Make a New Year’s Resolution to Share Your Traditions!
Note: This blog on sharing traditional family recipes for New Year’s was written in 2010 when I was still living in Brooklyn, but the only update is that I now serve Hoppin’ John to family and friends in Michigan!
The holidays are a time when entertaining should be considered more than just a yearly obligation – it can really make a difference now and all year long in showing you care enough to share your special seasonal recipes with your friends, family and even your clients. At my Brooklyn food coop, we held our Annual Meeting for our members during Hanukkah and ended it with a reception that included store made latkes from the deli, fresh apple sauce, and holiday cookies from a kosher bakery, along with our regular fresh fruit and vegetable platters and other organic staples. It was an opportunity to spread an appreciation of special recipes, along with goodwill and good cheer.
In Manhattan, event planner Pat Ahaesy and her husband Vince, partners in P&V Enterprises, host an annual Hanamas Party in the same spirit of sharing beloved recipes. The guests love tasting their selection of mixed Hanukkah and Christmas traditions that includes latkes and Swedish meatballs. One of their guests, another event planner, is a gospel singer in a Harlem church, who brings along her sister and some friends, and they are easily convinced to share a medley of beautiful gospel songs.
I now call sharing traditions with clients, as well as friends and family, The Hopping John Agenda, after a southern holiday tradition that my late husband Tim and I started together– sharing a New Year’s Day feast of blackeyed peas and rice with greens that is called Hopping John with friends and family in LA and San Francisco. This tradition was originally meant to bring prosperity and healthy eating to folks in the Deep South — in Tim’s case, it was Alabama.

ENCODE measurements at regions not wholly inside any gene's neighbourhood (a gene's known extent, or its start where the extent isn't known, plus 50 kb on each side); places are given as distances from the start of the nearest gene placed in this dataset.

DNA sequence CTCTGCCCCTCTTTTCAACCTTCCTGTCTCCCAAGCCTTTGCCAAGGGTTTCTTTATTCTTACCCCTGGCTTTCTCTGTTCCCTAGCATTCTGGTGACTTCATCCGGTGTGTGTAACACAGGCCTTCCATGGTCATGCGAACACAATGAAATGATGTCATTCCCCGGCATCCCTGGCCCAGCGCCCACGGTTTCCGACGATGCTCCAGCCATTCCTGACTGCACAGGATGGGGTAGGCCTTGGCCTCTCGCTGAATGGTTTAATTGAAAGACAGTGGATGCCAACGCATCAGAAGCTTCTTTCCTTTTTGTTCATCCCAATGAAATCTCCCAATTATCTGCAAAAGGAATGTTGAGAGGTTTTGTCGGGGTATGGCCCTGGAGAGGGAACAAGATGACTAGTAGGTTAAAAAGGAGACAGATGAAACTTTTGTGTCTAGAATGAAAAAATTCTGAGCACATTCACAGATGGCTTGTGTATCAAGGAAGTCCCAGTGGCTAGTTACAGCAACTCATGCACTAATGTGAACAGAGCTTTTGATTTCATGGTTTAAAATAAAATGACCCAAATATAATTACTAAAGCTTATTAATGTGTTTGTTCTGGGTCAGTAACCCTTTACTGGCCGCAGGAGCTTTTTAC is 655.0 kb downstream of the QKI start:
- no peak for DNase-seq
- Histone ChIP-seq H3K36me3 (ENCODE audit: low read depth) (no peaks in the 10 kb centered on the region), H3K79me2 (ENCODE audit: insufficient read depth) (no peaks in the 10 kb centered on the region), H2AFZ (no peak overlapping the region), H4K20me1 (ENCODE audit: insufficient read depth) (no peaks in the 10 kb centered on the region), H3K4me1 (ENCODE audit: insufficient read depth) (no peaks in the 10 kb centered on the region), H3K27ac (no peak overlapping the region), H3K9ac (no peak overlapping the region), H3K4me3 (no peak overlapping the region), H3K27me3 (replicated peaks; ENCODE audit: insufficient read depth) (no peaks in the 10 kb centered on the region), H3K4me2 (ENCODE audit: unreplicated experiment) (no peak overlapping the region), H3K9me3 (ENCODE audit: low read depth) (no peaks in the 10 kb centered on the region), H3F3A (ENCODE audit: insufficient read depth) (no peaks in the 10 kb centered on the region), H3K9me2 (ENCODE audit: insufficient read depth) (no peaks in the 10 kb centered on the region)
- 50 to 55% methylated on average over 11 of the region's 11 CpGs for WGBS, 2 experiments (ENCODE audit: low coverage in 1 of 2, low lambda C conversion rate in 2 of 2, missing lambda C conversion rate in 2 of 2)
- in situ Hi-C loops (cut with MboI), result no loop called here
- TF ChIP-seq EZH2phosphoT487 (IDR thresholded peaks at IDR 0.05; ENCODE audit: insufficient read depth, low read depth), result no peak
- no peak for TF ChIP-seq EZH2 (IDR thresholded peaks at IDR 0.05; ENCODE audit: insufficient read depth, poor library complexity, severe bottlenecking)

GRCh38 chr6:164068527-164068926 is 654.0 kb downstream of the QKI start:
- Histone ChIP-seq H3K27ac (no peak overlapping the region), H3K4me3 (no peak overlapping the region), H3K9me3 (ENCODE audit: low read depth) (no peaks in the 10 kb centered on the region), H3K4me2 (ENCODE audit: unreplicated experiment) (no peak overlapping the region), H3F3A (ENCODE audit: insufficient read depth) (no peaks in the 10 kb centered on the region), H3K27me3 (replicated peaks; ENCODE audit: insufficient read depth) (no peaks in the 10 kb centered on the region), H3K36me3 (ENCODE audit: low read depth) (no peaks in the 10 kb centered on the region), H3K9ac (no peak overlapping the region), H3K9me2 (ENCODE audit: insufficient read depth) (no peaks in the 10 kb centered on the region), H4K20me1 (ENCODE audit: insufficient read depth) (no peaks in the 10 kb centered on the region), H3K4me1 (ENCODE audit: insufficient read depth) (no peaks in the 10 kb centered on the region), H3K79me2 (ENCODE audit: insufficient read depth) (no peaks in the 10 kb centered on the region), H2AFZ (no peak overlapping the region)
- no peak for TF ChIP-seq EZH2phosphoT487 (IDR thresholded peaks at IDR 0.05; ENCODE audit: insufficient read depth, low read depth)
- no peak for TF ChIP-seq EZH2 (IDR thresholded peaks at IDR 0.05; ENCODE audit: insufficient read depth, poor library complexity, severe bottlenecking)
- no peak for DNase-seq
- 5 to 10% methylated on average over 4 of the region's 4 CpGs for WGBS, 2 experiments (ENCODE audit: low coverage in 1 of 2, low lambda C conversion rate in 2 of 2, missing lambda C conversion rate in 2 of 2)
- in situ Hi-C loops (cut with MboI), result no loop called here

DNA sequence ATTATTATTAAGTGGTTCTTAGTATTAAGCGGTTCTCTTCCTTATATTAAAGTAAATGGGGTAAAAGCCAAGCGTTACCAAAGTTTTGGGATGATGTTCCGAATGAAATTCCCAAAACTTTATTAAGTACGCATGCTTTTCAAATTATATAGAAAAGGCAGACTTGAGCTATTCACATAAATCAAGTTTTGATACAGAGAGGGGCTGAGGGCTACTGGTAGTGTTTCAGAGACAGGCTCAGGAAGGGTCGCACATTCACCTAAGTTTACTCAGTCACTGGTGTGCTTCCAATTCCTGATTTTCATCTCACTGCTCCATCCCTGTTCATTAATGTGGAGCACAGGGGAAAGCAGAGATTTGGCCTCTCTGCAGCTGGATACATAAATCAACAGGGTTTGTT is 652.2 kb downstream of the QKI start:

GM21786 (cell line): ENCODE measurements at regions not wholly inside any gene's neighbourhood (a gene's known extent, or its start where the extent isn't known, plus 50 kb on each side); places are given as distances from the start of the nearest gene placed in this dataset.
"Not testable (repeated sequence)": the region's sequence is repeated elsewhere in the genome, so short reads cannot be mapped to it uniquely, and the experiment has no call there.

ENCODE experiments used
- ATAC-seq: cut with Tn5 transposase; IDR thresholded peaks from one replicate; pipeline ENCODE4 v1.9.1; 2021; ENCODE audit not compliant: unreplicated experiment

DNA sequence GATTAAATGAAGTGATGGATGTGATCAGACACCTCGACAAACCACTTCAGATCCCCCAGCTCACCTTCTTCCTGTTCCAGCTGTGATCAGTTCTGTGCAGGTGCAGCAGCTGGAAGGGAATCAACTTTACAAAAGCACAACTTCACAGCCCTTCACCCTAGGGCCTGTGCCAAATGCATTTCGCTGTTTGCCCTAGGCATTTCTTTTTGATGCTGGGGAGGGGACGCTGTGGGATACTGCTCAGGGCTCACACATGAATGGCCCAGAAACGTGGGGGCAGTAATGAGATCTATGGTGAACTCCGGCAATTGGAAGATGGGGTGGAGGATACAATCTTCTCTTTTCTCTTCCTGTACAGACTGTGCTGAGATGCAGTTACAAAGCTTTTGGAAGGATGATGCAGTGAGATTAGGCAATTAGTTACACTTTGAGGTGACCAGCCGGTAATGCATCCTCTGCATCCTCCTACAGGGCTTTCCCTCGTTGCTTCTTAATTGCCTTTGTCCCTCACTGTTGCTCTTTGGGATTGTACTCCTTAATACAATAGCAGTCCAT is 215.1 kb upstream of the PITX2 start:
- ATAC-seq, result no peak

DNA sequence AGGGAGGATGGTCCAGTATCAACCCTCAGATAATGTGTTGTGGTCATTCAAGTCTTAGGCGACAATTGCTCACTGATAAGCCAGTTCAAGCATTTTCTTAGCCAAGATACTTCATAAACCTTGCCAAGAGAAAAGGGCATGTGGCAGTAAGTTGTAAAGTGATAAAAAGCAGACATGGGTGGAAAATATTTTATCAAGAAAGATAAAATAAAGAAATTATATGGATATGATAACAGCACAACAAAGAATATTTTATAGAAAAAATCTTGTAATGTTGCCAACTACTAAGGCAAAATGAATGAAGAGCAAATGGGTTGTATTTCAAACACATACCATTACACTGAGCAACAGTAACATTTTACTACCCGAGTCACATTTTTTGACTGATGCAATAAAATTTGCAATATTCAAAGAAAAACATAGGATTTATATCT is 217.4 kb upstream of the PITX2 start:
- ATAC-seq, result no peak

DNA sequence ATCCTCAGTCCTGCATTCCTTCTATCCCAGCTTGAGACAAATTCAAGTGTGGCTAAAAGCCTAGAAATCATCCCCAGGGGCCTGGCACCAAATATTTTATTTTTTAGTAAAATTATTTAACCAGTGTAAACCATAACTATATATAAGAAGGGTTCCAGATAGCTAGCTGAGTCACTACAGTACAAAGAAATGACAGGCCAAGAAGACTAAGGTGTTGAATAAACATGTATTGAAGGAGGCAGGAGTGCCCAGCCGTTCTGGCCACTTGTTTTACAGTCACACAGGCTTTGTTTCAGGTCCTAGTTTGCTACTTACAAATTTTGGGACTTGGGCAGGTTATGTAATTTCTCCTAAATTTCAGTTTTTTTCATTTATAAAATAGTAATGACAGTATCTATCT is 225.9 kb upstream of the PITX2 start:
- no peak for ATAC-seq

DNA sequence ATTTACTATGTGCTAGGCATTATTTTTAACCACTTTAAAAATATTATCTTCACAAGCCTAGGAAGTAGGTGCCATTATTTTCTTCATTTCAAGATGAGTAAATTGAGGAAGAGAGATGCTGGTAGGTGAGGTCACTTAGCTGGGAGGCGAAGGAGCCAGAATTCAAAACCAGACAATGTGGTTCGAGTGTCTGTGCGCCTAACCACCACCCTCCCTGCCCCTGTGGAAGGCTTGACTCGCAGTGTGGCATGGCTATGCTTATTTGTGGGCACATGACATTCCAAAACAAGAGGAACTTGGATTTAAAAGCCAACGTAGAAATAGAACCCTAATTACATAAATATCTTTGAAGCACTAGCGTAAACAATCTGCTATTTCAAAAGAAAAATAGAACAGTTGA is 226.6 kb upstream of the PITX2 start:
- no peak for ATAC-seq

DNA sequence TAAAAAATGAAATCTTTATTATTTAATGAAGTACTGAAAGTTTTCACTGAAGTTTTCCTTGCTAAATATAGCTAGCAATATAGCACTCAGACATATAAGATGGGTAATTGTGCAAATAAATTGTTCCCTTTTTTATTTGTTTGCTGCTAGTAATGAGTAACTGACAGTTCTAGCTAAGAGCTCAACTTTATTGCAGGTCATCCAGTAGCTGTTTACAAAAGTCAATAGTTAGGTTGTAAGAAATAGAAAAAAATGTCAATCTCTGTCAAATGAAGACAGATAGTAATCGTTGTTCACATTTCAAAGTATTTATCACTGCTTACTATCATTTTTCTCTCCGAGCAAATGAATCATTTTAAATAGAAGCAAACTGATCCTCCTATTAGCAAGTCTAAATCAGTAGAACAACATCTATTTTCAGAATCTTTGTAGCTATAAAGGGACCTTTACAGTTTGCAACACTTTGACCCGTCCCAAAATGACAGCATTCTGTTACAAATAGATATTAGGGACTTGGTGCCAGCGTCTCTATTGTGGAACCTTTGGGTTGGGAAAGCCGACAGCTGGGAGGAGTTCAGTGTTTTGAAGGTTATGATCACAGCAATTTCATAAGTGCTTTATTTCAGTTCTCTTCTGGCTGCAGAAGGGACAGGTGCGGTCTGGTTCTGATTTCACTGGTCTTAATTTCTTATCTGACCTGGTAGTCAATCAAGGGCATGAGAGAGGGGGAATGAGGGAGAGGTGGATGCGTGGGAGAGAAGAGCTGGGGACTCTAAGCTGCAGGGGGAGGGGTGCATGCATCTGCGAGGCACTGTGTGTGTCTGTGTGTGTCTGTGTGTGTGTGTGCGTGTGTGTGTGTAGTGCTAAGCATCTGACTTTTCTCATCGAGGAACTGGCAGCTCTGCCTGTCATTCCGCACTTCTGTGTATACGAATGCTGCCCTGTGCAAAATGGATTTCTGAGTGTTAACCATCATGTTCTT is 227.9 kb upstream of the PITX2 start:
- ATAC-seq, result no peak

Sharing authentic cuisine is an amazing networking idea at any time of year, as I wrote about in an earlier blog that recommended sharing your passions, including food, as a way to network authentically. If you aren’t a cook or just don’t have the time to prepare complicated recipes, consider sharing in other ways. Rosemarie Hester from my Brooklyn writer’s group loves to surprise her sons when they celebrate together with locally grown honey, unusual cheeses and special balsamic vinegars. She includes Christmas caroling in the evening’s agenda, and brings along xeroxed pages with the lyrics. When she visits her son’s girlfriend’s Chinese American family, she brings fig bread or olive bread to complement their lavish banquet of Asian food. Dania Rajendra, a fabulous cook who is also in my writer’s group, added she is always delighted when guests contribute their favorite holiday treat when they visit, even if it is Junior’s Cheesecake (from the famous Brooklyn deli) or cookies from that neighborhood Norwegian Bakery.
So consider this your reminder all year long that those authentic recipes, whether you personally prepare them or not, are really appreciated by your relatives, as well as by friends and clients, who love being included as “family.” Happy New Year!